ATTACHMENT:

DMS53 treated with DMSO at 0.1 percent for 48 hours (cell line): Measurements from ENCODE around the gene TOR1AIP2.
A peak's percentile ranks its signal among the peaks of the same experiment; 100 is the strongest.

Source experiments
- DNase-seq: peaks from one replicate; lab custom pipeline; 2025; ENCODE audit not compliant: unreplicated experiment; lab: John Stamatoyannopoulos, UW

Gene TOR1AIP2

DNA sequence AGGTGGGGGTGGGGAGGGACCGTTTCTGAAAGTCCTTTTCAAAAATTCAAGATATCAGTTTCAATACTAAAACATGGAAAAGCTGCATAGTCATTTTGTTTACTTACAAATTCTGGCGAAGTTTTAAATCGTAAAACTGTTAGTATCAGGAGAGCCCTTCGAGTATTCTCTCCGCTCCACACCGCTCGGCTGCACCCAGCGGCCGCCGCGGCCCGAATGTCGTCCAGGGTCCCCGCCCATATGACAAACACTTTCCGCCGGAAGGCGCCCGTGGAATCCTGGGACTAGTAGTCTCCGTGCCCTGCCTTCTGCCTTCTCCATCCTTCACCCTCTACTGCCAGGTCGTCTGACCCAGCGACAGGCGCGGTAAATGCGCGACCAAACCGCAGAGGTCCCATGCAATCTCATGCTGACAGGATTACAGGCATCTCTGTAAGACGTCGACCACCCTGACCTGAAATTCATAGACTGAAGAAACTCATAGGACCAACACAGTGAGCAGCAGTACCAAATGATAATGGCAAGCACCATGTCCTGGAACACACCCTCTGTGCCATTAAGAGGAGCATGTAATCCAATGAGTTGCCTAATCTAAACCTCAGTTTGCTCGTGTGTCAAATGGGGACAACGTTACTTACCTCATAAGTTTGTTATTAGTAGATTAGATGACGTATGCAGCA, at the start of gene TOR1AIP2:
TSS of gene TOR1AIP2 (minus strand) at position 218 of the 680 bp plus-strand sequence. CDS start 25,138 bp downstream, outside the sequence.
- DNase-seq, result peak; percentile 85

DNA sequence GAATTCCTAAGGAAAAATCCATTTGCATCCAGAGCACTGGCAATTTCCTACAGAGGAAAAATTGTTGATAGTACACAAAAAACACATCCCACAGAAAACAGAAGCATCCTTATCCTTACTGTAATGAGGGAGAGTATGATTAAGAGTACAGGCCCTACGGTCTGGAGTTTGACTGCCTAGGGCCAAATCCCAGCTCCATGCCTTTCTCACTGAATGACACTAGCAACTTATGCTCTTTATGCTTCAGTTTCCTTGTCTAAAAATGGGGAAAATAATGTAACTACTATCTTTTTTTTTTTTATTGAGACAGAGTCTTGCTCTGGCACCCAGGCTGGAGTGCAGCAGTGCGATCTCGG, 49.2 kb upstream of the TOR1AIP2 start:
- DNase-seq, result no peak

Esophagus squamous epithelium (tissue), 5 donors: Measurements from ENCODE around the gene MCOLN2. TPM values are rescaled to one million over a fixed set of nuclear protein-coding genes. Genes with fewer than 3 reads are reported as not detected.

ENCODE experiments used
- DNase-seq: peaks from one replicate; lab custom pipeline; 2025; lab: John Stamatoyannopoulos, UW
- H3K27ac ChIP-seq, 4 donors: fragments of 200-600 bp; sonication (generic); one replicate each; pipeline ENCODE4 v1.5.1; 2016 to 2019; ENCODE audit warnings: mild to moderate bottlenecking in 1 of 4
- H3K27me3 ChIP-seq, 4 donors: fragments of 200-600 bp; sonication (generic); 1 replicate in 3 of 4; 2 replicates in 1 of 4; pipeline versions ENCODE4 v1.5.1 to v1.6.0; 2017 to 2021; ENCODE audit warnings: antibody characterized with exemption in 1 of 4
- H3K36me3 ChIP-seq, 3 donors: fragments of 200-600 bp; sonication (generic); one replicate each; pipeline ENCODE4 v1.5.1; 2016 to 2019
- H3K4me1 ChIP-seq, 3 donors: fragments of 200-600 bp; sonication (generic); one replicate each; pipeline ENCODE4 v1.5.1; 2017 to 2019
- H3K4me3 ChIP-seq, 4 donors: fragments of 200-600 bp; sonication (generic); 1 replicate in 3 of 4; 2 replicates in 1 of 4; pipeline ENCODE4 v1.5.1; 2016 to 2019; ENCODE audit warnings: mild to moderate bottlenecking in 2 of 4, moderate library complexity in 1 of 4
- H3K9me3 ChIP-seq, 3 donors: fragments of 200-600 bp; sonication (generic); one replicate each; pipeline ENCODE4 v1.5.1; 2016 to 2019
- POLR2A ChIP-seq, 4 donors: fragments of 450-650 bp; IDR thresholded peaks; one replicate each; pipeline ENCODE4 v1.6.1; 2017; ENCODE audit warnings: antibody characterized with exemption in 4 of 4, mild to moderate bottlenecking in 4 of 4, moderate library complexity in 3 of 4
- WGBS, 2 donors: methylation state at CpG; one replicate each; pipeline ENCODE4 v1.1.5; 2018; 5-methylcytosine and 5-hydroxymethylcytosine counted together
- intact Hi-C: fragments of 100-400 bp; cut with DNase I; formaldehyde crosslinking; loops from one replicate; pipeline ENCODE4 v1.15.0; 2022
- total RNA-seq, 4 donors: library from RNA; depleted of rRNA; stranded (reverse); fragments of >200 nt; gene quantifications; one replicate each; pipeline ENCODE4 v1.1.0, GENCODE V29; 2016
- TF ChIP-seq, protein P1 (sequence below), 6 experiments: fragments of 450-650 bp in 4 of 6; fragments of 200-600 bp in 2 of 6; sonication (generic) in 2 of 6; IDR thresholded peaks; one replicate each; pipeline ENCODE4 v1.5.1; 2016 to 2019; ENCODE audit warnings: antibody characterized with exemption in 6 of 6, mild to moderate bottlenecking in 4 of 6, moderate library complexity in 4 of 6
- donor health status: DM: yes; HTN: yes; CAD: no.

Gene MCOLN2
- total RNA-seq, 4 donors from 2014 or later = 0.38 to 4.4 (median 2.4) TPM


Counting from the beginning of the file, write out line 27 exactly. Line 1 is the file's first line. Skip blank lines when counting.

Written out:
- total RNA-seq, 4 donors from 2014 or later = 0.38 to 4.4 (median 2.4) TPM